Emphasis on preventive dental, vision care helps save employers money
A recent study showed that employers with high utilization of preventive dental benefits spent 39% more in a six-year period than employers with lower use, but they also spent 86% less on major dental services and 16% less on claims. Likewise, encouraging employees to use their vision care benefits can lead to the early detection of eye diseases. SmartBrief/BenefitsPRO

Combining cash incentives with fitness tracker may encourage exercise
People who received cash incentives along with a fitness tracker and personalized goals were more likely to increase their physical activity level and maintain it, even after financial rewards stopped, compared with those who received a tracking device alone, according to a study in the Journal of the American Heart Association. SmartBrief/ABC News

 Financial wellness plans benefit employers, employees
Employers who offer a financial wellness program can gauge how well it is doing is by looking at employee absenteeism, garnishments and participation in other perks such as health savings accounts and flexible spending accounts, says Greg Ward, director of the Financial Finesse Think Tank. Employees are also more likely to be on track for retirement. SmartBrief/Employee Benefit News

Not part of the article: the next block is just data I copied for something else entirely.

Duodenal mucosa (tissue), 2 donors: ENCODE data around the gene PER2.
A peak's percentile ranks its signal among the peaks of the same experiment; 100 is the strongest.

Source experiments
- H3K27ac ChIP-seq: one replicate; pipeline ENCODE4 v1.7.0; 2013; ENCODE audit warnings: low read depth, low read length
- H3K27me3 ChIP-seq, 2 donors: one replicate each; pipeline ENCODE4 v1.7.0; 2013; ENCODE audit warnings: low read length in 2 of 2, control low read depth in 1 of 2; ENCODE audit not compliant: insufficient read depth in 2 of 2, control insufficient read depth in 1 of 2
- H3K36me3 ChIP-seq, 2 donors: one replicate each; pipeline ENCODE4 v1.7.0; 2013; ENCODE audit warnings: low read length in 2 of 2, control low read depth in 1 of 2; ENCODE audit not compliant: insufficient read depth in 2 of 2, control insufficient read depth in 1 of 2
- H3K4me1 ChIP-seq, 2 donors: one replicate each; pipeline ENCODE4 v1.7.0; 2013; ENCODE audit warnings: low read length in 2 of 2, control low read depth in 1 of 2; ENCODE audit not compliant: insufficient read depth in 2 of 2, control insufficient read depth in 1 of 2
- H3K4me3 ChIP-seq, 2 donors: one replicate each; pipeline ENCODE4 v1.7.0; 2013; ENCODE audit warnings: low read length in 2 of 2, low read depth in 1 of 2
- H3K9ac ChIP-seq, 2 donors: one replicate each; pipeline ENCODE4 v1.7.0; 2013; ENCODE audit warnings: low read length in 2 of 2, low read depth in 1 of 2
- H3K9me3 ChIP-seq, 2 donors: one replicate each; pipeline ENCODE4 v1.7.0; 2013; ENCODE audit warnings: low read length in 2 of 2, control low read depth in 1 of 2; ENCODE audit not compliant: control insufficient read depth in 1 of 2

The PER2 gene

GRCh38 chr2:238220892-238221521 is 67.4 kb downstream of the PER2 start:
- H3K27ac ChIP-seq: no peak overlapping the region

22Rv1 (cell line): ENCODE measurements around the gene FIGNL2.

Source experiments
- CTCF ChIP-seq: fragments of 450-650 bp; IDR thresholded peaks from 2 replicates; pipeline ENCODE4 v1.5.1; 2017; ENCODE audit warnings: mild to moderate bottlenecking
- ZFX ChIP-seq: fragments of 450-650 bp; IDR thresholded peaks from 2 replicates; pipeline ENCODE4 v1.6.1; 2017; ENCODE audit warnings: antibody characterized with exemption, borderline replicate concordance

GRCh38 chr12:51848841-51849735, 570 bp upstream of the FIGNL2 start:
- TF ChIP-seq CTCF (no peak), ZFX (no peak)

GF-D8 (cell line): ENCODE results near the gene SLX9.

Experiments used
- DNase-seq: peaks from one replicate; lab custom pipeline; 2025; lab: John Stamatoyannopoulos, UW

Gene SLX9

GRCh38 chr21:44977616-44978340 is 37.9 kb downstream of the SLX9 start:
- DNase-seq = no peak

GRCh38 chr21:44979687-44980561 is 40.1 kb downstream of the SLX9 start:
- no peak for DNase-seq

_______________________________________________Additional Notes_____________________________________________

Examining the Role of the Employer in Workers’ Financial Security
Successful wellness programs start at the top
Employers Likely to Ramp Up Student Loan Repayment Benefits
PSNC 2018: A Shift in Educating Participants—What Is Financial Wellness?
Visiting national parks may offer health benefits
It’s Not Just About the Money
Employees want financial wellness, just don’t call it that
Researchers link exercise to reduced inflammation in obesity
401(k) advisory firms creating in-house financial wellness programs
Efficacy of the Wellness Focused “Be Orange Challenge” with Tracking to Promote Healthy Behavior Change
Groups Issue Employer Guide for Implementing Wellness Programs
Report predicts spike in value of corporate wellness market
Employees value financial checklist, cash flow worksheets
Hypertensive patients reduce BP, meds with lifestyle changes

Postscript
I mentioned last month that I attended 2018 Pension Research Council (PRC) Symposium on The Disruptive Impact of FinTech on Retirement Systems at The Wharton School of the University of Pennsylvania. The papers presented there are still being prepared, but the PRC has posted recordings of the presentations on its YouTube channel. Those presentations can ben be viewed here.